It’s not what you think.
I am not speaking about church folk being addicted to porn or anything like that. In fact, I am not writing here about sexually explicit porn. Nonetheless, to be frank, I am concerned about something less obvious, as harmful, maybe even more dangerous. Especially to the church.
We seem to know the common definitions of the words “porn” or “pornography” as images of sensuousness, sexuality, and sex. Interestingly, there is a definition that puts porn/pornography on a whole deferent level beyond the easy to identify “sexual porn.” Merriam-Webster also defines “porn” as the “depiction of acts in a sensational manner so as to arouse a quick intense emotional reaction.” Most immediately pivot to the sexual implications. However, while that can—as it should—definitely be understood to be the sexual nature most associated with porn/pornography, this definition makes it possible that more than sex can be in the arena of porn. In fact anything “emphasizing the sensuous or sensational aspects of even a nonsexual subject and stimulating a compulsive interest from their audience” is, well, porn.
Here I’d like to focus our attention on what I will call “church porn.”
I am borrowing from the so-called image-based sexual revolution that has been afoot since 1916, when ladies began displaying knee-high bathing suits above the ankles and men showed off their muscle-building on the beach to display their fit bodies for public consumption. (And you thought it was a sixties thing.) It’s taken decades, but the sexual revolution has created everyday habits and associations that form the way you and I think, literally about everything.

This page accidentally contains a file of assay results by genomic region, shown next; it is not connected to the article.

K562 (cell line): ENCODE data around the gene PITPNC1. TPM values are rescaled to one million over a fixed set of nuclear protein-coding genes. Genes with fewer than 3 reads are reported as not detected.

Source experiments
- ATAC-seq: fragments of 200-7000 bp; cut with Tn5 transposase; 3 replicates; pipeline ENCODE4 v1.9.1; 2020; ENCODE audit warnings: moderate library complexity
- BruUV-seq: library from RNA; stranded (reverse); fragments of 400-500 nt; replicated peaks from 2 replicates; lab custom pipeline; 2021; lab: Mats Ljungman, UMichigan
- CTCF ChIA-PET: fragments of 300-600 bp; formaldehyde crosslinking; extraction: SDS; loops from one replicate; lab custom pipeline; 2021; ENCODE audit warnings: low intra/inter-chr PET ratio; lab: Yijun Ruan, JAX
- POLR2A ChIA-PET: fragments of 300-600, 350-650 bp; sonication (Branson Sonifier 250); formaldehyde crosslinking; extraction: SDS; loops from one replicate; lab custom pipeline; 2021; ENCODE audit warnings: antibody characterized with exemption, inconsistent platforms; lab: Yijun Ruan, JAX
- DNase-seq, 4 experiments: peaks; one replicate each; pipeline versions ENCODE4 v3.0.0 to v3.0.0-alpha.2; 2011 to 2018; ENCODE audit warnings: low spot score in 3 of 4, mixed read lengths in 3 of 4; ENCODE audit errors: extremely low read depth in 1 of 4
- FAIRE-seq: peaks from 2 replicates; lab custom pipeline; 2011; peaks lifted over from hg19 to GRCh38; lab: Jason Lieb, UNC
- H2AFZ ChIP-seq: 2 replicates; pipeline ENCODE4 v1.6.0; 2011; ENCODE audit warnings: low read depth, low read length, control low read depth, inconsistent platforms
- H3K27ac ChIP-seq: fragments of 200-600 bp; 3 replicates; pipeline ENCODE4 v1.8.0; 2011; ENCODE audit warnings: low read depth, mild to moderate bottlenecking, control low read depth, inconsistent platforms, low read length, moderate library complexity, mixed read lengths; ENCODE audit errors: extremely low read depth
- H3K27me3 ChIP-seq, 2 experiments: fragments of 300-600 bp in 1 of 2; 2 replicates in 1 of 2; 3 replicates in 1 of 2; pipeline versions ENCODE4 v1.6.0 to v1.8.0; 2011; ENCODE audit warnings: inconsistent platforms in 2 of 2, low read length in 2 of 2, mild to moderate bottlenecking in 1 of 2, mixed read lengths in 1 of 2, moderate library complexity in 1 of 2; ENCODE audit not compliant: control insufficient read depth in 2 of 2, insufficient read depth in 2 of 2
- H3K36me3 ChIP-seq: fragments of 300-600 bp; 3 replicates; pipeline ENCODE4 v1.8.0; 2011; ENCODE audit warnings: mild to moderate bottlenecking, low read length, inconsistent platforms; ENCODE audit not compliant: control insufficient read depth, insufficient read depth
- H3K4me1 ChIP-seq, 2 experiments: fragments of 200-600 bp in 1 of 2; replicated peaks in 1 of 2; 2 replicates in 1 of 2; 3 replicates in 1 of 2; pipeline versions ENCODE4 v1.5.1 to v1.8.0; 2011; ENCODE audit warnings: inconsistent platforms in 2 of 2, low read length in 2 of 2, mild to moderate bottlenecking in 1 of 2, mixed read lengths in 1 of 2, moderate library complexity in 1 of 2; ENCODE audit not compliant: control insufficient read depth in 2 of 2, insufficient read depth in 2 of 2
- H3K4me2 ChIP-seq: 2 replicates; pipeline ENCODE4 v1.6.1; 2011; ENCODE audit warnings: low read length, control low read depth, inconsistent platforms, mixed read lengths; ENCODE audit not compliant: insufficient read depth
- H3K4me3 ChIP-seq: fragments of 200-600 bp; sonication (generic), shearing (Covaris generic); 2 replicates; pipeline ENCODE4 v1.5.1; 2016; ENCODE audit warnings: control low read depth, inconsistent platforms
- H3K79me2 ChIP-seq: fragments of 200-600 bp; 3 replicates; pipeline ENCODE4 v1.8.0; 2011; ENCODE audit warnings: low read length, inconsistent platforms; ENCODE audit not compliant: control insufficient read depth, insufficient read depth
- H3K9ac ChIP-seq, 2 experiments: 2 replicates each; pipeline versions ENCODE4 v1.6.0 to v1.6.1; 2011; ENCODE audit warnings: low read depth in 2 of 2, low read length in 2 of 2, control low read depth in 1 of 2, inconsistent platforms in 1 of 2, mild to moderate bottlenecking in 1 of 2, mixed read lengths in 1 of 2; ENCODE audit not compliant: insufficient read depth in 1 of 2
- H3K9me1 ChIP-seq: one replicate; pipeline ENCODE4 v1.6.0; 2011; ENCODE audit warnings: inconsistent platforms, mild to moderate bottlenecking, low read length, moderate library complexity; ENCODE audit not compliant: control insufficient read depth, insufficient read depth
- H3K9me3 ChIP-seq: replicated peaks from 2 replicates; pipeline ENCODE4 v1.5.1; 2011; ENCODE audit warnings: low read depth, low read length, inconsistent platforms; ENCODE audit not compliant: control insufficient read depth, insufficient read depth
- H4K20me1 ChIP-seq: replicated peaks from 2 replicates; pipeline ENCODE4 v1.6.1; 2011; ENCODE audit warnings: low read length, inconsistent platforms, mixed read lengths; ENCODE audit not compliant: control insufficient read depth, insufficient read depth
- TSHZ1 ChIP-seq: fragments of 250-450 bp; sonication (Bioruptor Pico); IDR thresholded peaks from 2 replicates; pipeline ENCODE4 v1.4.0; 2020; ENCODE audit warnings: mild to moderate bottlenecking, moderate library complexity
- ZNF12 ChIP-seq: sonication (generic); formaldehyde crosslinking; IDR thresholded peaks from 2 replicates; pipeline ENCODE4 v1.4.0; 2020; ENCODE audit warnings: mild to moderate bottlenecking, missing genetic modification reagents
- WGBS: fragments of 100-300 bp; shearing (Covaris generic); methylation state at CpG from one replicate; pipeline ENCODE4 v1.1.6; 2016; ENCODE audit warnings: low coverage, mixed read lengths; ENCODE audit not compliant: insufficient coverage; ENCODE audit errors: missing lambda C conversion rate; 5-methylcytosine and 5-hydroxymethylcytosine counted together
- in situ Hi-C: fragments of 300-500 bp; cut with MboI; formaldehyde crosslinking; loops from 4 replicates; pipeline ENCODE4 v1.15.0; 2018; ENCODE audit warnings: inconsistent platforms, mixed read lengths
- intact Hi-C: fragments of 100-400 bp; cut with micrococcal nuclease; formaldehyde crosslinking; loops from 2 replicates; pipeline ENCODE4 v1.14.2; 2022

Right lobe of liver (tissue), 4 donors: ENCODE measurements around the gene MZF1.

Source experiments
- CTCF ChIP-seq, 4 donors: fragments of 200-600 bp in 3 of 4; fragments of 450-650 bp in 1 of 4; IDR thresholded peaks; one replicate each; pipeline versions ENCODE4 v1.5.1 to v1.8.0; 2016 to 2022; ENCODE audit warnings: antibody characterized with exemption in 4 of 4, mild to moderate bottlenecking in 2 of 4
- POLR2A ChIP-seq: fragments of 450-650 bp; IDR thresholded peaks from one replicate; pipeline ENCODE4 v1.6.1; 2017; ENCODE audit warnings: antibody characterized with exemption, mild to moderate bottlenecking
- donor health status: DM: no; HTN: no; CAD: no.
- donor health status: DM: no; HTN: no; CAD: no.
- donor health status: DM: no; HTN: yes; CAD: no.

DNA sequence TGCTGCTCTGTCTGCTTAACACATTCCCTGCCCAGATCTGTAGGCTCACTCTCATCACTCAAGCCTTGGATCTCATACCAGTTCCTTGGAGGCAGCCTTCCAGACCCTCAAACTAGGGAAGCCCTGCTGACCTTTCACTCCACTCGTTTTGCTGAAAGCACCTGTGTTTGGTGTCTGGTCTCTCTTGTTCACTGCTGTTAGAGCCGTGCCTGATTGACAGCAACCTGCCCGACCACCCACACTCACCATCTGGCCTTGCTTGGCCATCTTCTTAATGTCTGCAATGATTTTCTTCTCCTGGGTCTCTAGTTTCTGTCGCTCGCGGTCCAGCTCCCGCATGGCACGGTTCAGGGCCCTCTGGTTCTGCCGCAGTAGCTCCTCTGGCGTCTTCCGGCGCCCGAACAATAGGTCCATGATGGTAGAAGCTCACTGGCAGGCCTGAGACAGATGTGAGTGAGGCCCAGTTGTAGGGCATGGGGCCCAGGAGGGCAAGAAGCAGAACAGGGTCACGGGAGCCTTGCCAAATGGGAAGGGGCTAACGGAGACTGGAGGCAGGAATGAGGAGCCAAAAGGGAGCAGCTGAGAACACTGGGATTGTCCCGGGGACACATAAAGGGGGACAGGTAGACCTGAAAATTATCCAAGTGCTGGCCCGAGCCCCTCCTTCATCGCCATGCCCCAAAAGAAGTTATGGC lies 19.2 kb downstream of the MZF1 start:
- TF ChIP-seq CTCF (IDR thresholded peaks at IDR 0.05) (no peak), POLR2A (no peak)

As teenage boys (and sadly, girls, as well), by the time they are young adults, are exposed to thousands of hours of sexual imagery (explicit and soft and suggestive), mostly depicting that women are there to meet their needs and pleasure, the same is also true of those entering ministry. Here I am not just focused on sexual porn, but the porn of success, images of desire and expectations that have formed a whole narrative about the world and how it works. This has created sensational and, yes, sensuous feelings, expectations, and imaginations in those training for ministry, who will be praying and seeking for “a call,” and, as well, those simply picking a church and looking to meet his/her (or family) needs—informed and shaped needs created by those thousands of hours of exposure. As individuals seek “God’s will,” they have been, already, exposed to hours of imagery of what will meet one’s needs, bring success, and be affirmed by one’s felt peer group. These thousands of images have shaped the imagination of what that “call” or church should look like.